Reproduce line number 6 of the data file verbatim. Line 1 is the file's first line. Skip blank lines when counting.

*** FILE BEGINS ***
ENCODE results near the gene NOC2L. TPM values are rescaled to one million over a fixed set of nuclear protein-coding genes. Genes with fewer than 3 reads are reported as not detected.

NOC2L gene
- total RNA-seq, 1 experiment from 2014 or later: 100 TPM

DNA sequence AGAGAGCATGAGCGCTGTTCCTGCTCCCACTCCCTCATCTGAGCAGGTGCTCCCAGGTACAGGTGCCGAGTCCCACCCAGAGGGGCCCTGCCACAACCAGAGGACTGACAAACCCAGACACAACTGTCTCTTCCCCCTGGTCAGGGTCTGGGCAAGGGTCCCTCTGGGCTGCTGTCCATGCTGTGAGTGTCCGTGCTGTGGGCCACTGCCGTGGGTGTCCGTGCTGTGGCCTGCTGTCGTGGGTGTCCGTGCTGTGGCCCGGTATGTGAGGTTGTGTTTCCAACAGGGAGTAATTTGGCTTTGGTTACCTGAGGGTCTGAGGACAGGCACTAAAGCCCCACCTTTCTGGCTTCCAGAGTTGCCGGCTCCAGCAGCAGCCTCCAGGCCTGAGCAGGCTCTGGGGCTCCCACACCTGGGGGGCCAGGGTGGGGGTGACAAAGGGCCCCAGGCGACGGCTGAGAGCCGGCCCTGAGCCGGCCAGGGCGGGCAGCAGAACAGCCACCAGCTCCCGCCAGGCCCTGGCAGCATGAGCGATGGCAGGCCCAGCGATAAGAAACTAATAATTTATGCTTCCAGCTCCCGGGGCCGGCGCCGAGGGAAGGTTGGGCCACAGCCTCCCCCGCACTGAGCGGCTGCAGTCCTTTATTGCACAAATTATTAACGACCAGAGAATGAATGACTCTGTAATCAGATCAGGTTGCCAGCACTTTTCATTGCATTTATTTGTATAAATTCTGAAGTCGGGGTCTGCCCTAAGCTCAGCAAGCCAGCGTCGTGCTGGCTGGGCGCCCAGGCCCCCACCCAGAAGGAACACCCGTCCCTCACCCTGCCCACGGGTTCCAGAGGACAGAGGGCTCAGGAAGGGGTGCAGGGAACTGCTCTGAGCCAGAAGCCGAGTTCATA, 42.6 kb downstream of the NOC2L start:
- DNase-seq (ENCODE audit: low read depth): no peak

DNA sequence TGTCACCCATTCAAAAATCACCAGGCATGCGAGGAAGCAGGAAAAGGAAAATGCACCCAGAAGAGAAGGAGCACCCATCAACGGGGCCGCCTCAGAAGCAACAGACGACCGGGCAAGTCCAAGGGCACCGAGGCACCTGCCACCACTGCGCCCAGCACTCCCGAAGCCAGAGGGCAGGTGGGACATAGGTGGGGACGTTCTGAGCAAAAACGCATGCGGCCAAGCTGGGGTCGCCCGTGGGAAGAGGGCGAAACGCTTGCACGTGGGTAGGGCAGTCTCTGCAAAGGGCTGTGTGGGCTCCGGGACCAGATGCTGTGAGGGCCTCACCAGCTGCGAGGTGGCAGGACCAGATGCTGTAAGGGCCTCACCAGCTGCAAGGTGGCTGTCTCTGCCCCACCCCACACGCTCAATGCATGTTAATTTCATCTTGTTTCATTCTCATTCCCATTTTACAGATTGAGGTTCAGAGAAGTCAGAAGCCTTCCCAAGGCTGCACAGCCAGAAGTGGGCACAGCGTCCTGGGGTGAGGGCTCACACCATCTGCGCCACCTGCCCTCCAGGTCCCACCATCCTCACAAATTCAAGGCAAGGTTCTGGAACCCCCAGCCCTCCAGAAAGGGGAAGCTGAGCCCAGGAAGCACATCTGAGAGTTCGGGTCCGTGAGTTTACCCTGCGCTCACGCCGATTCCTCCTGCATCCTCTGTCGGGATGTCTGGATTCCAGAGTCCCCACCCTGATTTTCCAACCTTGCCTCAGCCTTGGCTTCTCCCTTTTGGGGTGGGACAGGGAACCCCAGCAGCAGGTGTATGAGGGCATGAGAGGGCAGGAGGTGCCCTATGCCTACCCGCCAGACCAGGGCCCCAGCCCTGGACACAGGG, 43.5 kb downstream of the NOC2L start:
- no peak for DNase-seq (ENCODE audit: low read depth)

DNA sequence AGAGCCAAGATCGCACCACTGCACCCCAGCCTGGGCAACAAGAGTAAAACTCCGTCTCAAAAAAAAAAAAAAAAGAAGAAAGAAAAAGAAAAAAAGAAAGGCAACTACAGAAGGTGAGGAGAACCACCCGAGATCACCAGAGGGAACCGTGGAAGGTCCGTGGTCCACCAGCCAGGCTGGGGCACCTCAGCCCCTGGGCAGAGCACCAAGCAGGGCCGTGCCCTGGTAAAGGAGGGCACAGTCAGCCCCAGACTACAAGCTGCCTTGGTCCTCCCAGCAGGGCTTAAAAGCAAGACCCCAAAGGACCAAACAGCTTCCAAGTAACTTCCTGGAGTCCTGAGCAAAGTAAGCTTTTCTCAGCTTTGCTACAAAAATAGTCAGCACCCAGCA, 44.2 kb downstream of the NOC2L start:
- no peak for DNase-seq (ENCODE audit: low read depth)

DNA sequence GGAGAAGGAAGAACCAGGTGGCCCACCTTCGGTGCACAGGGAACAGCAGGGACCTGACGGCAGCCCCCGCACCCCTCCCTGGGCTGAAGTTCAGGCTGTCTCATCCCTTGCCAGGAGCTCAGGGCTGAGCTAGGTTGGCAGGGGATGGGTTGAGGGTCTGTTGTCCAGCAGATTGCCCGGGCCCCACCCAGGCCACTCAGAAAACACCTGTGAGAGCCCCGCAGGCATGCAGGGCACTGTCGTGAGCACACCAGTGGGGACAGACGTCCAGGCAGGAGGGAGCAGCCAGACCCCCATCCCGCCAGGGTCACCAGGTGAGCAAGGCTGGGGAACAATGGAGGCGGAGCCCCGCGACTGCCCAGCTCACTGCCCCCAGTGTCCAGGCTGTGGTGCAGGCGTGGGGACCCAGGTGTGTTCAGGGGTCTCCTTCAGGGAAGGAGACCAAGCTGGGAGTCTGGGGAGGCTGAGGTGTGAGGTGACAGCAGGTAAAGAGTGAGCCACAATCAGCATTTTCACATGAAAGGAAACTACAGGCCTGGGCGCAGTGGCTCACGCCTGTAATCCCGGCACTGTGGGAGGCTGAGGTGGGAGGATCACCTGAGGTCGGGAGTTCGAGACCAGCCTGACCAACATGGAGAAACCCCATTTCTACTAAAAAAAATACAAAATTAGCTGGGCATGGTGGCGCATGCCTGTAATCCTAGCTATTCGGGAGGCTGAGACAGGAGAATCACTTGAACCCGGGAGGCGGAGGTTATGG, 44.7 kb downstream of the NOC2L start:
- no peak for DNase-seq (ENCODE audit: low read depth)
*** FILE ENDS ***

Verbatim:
DNA sequence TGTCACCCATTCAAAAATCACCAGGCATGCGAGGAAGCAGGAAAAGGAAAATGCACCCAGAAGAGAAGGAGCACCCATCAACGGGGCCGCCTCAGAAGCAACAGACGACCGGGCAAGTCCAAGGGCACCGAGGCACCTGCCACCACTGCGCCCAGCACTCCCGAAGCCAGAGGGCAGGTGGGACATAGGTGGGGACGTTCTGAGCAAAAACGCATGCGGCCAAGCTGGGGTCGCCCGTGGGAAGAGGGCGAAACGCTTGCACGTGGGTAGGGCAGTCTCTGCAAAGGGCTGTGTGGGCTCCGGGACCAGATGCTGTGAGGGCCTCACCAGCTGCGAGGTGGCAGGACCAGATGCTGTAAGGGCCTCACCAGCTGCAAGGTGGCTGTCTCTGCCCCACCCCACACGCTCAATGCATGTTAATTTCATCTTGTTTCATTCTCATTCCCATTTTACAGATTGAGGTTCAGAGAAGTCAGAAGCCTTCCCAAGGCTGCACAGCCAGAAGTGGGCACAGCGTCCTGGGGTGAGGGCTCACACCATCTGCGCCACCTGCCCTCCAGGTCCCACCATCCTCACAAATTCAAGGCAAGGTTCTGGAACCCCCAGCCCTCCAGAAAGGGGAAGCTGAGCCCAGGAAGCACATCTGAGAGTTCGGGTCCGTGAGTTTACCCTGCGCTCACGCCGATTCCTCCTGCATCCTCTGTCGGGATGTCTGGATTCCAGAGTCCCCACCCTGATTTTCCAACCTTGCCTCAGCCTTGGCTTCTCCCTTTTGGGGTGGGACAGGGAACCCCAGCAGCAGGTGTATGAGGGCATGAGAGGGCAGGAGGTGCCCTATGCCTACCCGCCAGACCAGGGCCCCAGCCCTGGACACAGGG, 43.5 kb downstream of the NOC2L start: